German state votes bolster Merkel coalition
BERLIN (Reuters) – German conservatives and Social
Democrats looked to have held on to power in three state
elections on Sunday, preserving a regional balance crucial for
the stability of Chancellor Angela Merkel’s coalition in
Television exit polls showed Merkel’s conservative
Christian Democrats (CDU) won the most votes in the wealthy
southwestern state of Baden-Wuerttemberg and poorer eastern
region of Saxony-Anhalt.
The Social Democrats (SPD) were ahead in
Rhineland-Palatinate, the last big western state where they
rule, and may have enough support there to govern without their
Free Democrat (FDP) coalition partners.
Merkel came into office in November as head of a Germany’s
first “grand coalition” of the conservatives and center-left
SPD since the 1960s. A conservative sweep in the elections
might have upset the fragile balance of her federal
With the votes out of the way, pressure is expected to
build on Merkel to deliver reforms of the health insurance
system and labor market. Her first months in office have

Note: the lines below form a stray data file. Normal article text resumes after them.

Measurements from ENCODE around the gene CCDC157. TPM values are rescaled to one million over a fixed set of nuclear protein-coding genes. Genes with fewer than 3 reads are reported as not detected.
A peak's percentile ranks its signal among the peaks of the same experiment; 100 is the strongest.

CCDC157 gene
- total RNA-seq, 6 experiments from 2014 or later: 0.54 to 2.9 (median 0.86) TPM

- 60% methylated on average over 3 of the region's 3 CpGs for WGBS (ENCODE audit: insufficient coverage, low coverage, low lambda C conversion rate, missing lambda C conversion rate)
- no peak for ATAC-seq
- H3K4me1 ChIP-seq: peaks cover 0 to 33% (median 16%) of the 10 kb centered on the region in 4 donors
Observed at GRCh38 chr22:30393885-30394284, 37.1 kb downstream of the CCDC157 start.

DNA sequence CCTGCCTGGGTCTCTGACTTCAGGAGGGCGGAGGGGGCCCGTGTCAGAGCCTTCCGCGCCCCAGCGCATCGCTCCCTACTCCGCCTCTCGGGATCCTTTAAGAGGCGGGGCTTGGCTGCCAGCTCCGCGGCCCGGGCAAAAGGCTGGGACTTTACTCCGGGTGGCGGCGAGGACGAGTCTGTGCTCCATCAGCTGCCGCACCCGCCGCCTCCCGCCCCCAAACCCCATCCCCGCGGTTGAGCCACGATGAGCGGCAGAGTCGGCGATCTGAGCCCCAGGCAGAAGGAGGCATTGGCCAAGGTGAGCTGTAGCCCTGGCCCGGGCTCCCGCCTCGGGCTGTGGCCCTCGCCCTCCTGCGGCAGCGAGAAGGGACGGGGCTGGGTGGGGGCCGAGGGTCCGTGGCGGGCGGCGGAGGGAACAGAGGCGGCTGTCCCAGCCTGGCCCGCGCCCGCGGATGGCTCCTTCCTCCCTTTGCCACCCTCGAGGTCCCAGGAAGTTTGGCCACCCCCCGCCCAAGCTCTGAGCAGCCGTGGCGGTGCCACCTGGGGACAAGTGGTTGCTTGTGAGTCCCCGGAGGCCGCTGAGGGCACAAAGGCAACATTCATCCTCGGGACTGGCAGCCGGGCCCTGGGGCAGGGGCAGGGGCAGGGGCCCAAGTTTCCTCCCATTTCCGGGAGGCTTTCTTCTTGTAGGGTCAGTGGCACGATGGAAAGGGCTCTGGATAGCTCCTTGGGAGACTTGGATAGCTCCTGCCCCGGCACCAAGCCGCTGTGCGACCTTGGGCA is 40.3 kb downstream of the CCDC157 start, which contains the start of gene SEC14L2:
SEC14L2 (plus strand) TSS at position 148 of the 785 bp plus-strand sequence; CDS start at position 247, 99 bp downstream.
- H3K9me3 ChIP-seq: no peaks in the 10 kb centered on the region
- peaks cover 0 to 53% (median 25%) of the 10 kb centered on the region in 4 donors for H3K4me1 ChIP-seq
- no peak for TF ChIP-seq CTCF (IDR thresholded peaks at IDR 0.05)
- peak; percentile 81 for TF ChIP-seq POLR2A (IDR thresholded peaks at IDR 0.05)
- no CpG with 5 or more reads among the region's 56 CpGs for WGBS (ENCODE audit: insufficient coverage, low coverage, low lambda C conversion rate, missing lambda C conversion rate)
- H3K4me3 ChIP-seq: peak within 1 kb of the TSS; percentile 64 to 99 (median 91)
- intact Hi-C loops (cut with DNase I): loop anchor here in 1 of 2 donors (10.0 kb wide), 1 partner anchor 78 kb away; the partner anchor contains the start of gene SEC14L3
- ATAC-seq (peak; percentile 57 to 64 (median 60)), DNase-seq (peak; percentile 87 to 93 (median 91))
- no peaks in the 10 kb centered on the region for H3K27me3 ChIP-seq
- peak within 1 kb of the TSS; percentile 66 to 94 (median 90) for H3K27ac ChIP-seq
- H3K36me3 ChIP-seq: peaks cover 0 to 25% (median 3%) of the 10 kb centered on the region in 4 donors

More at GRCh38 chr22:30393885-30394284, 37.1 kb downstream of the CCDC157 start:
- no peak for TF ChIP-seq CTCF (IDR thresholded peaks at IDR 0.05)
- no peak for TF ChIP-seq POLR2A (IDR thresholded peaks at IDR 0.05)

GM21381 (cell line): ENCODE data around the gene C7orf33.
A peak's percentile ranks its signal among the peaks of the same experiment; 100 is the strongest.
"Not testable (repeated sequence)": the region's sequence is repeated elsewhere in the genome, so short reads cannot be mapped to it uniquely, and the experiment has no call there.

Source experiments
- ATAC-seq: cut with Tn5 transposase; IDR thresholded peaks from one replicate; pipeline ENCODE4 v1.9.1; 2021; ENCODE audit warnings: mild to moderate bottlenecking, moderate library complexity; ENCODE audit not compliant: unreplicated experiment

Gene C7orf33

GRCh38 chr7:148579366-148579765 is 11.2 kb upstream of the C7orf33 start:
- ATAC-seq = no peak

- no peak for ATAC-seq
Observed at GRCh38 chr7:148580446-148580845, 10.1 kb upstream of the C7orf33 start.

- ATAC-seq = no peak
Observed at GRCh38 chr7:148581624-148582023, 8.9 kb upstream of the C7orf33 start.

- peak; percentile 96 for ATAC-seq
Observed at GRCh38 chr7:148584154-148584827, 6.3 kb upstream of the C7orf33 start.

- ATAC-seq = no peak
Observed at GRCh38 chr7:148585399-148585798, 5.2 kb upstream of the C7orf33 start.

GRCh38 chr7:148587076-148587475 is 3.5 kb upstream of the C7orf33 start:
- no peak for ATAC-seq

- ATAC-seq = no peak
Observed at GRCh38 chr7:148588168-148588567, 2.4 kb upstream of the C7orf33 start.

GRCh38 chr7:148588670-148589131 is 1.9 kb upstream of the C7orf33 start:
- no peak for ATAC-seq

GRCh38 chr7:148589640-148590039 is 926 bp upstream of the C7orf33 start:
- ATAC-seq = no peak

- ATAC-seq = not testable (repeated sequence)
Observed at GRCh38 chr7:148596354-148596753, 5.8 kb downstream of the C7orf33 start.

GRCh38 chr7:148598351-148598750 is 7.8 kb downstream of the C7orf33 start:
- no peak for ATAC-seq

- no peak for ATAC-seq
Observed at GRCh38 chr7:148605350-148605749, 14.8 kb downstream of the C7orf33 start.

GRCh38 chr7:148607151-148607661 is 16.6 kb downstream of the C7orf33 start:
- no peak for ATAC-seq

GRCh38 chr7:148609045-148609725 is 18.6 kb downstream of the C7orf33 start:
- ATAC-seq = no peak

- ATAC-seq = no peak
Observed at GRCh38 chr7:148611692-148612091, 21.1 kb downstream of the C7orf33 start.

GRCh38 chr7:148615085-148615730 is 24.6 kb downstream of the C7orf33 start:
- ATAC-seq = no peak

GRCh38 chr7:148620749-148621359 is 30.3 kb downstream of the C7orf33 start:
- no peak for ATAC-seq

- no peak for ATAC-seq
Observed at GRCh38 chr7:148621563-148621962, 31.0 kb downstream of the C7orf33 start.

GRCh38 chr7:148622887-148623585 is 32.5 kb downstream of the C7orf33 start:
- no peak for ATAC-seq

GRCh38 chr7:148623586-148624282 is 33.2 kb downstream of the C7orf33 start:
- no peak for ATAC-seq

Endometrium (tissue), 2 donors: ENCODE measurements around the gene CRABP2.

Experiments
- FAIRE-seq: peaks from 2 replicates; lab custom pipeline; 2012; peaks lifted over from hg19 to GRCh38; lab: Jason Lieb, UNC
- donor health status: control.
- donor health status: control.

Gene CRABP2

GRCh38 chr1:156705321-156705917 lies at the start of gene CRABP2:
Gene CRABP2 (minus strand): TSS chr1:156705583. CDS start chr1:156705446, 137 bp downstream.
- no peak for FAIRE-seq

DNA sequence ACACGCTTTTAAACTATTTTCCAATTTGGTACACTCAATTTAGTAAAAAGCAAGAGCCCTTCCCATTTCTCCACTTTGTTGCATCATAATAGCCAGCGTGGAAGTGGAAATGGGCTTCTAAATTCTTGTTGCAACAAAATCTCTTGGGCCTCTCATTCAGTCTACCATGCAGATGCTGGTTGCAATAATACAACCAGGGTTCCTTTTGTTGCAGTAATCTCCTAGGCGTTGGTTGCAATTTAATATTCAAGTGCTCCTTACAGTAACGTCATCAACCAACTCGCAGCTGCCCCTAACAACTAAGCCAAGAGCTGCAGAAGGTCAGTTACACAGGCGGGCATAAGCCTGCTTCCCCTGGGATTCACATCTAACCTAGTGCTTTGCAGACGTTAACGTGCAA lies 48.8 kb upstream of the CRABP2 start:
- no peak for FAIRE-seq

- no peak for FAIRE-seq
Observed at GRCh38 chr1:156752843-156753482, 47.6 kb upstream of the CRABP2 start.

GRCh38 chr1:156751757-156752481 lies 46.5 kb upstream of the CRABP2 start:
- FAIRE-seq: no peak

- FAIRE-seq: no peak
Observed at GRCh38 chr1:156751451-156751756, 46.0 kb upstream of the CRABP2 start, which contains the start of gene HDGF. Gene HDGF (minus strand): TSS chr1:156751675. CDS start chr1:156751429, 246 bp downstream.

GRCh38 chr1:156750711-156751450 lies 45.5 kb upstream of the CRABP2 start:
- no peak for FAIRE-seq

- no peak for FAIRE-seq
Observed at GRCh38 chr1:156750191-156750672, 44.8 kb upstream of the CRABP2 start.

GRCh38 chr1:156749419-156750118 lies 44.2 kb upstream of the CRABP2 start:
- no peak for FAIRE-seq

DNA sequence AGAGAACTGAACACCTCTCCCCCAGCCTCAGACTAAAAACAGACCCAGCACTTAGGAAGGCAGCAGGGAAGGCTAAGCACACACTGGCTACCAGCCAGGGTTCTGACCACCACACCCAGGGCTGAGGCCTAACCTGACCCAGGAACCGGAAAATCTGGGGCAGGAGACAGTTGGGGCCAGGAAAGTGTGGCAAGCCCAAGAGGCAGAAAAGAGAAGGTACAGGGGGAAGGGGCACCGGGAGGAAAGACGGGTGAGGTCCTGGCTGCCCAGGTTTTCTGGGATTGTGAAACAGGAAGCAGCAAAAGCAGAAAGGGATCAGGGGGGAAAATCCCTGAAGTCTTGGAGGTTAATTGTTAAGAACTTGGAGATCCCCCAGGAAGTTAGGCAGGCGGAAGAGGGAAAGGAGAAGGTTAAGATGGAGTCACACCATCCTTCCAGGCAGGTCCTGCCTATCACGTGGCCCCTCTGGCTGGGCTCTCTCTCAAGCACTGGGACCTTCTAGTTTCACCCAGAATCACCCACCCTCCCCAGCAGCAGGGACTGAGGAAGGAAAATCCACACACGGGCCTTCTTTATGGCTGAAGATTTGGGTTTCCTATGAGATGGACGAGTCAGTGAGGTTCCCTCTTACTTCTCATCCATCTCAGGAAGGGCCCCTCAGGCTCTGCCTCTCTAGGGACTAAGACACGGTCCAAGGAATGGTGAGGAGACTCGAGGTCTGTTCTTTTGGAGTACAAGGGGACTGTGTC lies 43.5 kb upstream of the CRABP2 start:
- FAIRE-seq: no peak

focused largely on foreign policy, including repairing ties
with the United States.
With the two main parties reluctant to risk upsetting the
coalition in Berlin with partisan campaigns and many voters
weary after last year’s tensely fought federal election, voter
turnout was unusually low.
Exit polls on German public television showed the CDU took
44 percent of the vote in Baden-Wuerttemberg, a state it has
held for over 50 years.
In Rhineland-Palatinate, popular SPD incumbent Kurt Beck
tightened his grip on power, taking 44.5 percent of the vote,
against 34 percent for the CDU and 8 percent for the FDP.
In Saxony Anhalt, the CDU remained top party, with 37
percent of the vote but as expected, premier Wolfgang Boehmer
will probably be forced to form a coalition with the SPD
instead of the FDP — along the lines of Merkel’s government in